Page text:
Faculty speaking up across the province about need for better employment and labour law

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Faculty members have delivered powerful presentations at government consultations this summer about the need for better laws to protect contract workers from unfair treatment and support effective representation for academic workers. University professors and academic librarians from Queen’s University, University of Ottawa, OCADU, Wilfrid Laurier University, University of Windsor, and Western University have made presentations to the consultation panels.

Across Ontario, professors and academic librarians are recommending that Ontario’s labour laws ensure that part-time, contract workers do not face less favorable treatment than their full-time colleagues. It is also important to prevent employers from using short-term contracts to avoid payment of severance or avoid pension contributions.  Bargaining unit structures should also be allowed to evolve as workplaces change. Faculty with a “community of interest” should be allowed to voluntarily merge their bargaining units.

Below are some highlights from the faculty presentations:

“Despite working the equivalent of full-time hours, I still did not qualify for any benefits, nor any professional development funding. And because I was commuting from place to place, this also left very little time for my own research, another critical factor to obtaining permanent employment… I found it extremely difficult to plan for the future because I never knew with certainty if my contract would be renewed.” – Camille Isaacs, OCADFA

“My association has two bargaining units, one with just under 1600 faculty and the other with 48 librarians and archivists. I am one of those 48. We are clearly a much smaller bargaining unit, and we are a female-dominated group of employees, and we are much more vulnerable workers than our faculty colleagues on campus. If we could rationalize our units, we could make bargaining much more effective and efficient.”  – Kristin Hoffman, UWOFA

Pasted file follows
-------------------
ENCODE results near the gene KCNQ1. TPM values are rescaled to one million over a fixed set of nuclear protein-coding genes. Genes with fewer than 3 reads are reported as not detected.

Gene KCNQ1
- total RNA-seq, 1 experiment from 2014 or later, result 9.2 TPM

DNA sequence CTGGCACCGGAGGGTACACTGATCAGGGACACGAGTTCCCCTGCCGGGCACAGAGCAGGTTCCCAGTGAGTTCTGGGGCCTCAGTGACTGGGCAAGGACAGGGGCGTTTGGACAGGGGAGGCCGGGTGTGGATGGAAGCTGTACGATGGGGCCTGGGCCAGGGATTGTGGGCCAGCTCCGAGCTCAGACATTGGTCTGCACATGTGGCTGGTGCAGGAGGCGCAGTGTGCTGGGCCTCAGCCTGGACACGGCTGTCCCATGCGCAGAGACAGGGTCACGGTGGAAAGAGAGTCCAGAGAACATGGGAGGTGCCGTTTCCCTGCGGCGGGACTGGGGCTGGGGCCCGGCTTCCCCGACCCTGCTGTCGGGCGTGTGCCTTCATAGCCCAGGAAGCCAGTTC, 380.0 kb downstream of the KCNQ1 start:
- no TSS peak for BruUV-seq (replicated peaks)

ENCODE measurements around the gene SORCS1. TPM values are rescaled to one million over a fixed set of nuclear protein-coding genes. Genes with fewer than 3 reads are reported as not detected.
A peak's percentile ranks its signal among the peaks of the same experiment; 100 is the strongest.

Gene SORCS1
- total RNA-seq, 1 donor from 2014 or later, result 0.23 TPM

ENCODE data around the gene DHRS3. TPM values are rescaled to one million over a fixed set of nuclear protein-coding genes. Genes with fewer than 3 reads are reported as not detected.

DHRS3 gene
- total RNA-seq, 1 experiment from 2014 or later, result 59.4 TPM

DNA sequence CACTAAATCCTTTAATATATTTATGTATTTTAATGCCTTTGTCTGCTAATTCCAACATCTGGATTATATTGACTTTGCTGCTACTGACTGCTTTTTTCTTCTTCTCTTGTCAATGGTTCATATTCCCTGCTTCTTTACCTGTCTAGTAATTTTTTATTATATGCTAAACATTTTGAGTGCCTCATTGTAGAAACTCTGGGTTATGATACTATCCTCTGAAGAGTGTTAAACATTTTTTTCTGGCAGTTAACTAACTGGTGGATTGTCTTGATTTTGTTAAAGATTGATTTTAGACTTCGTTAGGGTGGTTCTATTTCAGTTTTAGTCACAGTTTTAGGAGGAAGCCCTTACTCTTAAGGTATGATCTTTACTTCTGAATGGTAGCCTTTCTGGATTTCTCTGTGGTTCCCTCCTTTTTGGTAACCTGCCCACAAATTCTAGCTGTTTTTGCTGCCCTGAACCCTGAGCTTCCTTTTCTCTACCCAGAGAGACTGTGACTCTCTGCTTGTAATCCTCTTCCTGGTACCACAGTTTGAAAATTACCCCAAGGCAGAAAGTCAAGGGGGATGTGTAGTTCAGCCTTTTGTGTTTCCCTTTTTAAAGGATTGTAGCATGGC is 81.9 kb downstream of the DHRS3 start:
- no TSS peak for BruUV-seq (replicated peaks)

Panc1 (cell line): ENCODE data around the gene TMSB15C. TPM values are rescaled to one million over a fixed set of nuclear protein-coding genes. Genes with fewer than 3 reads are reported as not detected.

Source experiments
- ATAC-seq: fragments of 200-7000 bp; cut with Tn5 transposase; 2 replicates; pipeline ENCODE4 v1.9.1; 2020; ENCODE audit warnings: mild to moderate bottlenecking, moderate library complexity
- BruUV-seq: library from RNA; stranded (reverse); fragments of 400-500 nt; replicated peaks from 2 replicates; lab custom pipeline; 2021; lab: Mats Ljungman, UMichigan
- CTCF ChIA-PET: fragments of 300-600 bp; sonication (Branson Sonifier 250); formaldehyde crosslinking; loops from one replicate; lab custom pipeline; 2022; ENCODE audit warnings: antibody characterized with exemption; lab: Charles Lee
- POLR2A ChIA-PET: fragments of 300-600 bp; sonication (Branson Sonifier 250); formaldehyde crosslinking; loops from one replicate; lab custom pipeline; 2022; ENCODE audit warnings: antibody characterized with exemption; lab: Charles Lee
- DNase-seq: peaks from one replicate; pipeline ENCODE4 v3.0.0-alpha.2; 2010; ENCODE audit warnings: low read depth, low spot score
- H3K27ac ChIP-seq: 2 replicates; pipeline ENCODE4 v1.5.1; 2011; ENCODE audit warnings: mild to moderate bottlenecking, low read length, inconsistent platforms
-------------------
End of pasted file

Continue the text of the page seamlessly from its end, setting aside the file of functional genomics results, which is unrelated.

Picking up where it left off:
“Compared to the years when my mother was a professor, it is a much more stressful job. As just one illustration of the effects that this has on my members, during the last round of bargaining, the employer reported that they spent $400,000 on anti-depressants; it was the number one category of drug purchased under our health care plan.” – Susan Spronk, APUO
“Contract faculty like me will never be ‘terminated’ by their employers. Instead, I will simply be kept in a never-ending holding pattern of waiting for what work may come in the next term. What we are asking for is fair treatment as contract employees. And this means an end to the extended use of a series of discontinuous contracts… [and] fair treatment when it comes to notices of work, termination of work and access to severance compensation.” – Michele Kramer, WLUFA

 “I am deeply passionate about postsecondary education, I consider teaching a privilege and a tremendous opportunity. We must begin to recognize and support contract faculty as professionals who make important contributions. We are looking to the government for leadership to ensure that the law responds to the restructuring of academic labour.” – Fran Cachon, WUFA

Upcoming consultations are still to be held in St. Catharines, Sudbury, Kingston, Hamilton, Thunder Bay and Toronto. Please contact OCUFA if your faculty association would like to make a presentation.

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